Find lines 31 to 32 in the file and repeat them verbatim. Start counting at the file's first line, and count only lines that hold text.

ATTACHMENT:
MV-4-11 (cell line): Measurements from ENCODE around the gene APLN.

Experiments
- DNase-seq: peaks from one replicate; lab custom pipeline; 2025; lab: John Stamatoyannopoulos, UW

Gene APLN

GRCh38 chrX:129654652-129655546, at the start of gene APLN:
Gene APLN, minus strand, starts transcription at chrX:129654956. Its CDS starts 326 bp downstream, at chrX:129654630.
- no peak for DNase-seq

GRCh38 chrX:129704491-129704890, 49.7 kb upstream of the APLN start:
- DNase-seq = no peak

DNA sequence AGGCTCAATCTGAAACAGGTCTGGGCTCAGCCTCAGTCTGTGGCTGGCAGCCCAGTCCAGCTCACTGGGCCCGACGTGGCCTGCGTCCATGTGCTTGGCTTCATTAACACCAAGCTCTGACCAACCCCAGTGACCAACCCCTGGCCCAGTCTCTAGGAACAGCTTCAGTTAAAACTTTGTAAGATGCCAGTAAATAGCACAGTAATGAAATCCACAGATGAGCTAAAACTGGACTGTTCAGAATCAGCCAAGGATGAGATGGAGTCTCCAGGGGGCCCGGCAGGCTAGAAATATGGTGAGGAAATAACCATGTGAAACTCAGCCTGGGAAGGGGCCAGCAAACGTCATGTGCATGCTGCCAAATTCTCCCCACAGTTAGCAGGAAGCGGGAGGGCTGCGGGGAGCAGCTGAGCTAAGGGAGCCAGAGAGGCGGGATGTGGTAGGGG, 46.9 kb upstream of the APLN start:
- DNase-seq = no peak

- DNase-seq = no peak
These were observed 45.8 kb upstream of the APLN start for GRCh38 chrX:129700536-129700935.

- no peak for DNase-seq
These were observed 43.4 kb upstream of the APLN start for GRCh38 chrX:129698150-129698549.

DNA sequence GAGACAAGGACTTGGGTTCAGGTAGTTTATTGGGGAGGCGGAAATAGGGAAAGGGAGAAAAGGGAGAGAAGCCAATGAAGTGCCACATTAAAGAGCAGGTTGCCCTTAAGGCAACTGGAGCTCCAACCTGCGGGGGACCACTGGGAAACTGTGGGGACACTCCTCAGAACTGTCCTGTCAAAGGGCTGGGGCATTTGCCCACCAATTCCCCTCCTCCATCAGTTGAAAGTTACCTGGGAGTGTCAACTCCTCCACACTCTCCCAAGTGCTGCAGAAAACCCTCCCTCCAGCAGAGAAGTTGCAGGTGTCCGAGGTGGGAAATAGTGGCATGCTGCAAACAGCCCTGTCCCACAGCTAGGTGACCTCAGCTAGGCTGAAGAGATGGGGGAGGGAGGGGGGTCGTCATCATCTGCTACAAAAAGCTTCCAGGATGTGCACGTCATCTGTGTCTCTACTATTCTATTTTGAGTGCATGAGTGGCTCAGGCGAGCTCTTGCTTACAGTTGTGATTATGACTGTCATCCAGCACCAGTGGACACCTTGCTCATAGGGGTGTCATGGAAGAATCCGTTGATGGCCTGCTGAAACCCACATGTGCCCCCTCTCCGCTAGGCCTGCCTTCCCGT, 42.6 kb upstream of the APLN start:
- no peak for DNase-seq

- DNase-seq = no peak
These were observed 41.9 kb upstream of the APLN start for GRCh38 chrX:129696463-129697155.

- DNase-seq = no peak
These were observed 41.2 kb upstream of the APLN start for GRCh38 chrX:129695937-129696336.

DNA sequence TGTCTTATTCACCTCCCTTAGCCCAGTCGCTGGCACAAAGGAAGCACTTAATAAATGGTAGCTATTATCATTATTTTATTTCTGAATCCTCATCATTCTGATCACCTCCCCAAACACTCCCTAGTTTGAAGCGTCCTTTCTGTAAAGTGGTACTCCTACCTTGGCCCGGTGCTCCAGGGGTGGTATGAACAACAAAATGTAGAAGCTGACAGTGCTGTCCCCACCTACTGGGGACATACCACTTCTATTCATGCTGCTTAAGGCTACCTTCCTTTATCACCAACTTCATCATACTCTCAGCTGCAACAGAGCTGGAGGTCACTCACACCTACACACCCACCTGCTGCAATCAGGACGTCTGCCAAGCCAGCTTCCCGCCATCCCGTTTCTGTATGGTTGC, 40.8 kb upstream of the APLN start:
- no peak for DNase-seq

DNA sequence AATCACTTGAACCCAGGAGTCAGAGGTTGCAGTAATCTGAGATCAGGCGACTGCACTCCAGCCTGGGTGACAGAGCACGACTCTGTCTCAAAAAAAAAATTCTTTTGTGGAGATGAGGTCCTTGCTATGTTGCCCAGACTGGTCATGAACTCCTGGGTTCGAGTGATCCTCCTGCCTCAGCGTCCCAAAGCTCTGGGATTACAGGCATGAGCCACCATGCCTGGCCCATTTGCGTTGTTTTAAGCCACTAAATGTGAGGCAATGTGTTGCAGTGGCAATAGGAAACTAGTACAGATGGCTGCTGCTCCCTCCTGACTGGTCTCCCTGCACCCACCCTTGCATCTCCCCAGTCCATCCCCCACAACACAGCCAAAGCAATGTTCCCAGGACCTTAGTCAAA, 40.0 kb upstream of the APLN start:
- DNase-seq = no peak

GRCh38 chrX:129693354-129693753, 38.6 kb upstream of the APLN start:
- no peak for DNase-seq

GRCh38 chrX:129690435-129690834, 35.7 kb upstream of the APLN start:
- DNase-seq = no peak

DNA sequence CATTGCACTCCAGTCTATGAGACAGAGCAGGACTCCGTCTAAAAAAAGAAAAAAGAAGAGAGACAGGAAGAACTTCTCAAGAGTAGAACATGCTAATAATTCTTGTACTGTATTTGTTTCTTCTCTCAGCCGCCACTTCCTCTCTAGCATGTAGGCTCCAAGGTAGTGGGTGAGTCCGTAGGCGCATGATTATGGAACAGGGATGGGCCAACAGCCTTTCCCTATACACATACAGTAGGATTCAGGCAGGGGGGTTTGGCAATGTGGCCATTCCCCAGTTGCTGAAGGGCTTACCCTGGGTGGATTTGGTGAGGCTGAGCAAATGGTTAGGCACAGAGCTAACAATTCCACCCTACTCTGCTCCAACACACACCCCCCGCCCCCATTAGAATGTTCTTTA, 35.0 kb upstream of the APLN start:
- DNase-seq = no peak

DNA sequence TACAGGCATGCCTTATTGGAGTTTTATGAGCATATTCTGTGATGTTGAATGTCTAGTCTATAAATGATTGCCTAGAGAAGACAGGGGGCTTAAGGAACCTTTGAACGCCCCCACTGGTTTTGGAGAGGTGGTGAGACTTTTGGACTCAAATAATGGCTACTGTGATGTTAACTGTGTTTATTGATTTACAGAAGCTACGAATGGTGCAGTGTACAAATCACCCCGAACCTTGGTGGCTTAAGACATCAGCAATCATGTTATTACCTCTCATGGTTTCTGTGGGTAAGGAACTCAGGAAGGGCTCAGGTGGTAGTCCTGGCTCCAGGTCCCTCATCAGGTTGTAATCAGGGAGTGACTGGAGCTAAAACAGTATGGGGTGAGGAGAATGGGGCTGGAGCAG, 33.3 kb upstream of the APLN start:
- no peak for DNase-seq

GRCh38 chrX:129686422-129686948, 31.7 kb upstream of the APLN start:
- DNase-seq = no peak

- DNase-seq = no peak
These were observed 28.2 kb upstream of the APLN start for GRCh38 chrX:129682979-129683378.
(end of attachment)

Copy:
- DNase-seq = no peak

DNA sequence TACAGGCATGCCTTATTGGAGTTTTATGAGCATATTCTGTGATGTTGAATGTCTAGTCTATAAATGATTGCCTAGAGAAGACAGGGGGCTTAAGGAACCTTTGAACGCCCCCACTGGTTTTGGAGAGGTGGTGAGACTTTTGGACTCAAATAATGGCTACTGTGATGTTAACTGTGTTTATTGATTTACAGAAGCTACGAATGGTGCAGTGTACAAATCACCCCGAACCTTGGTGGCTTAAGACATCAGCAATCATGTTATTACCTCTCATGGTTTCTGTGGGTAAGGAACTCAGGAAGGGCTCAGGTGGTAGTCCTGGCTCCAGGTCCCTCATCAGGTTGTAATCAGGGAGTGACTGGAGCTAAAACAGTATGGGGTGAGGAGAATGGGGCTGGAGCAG, 33.3 kb upstream of the APLN start: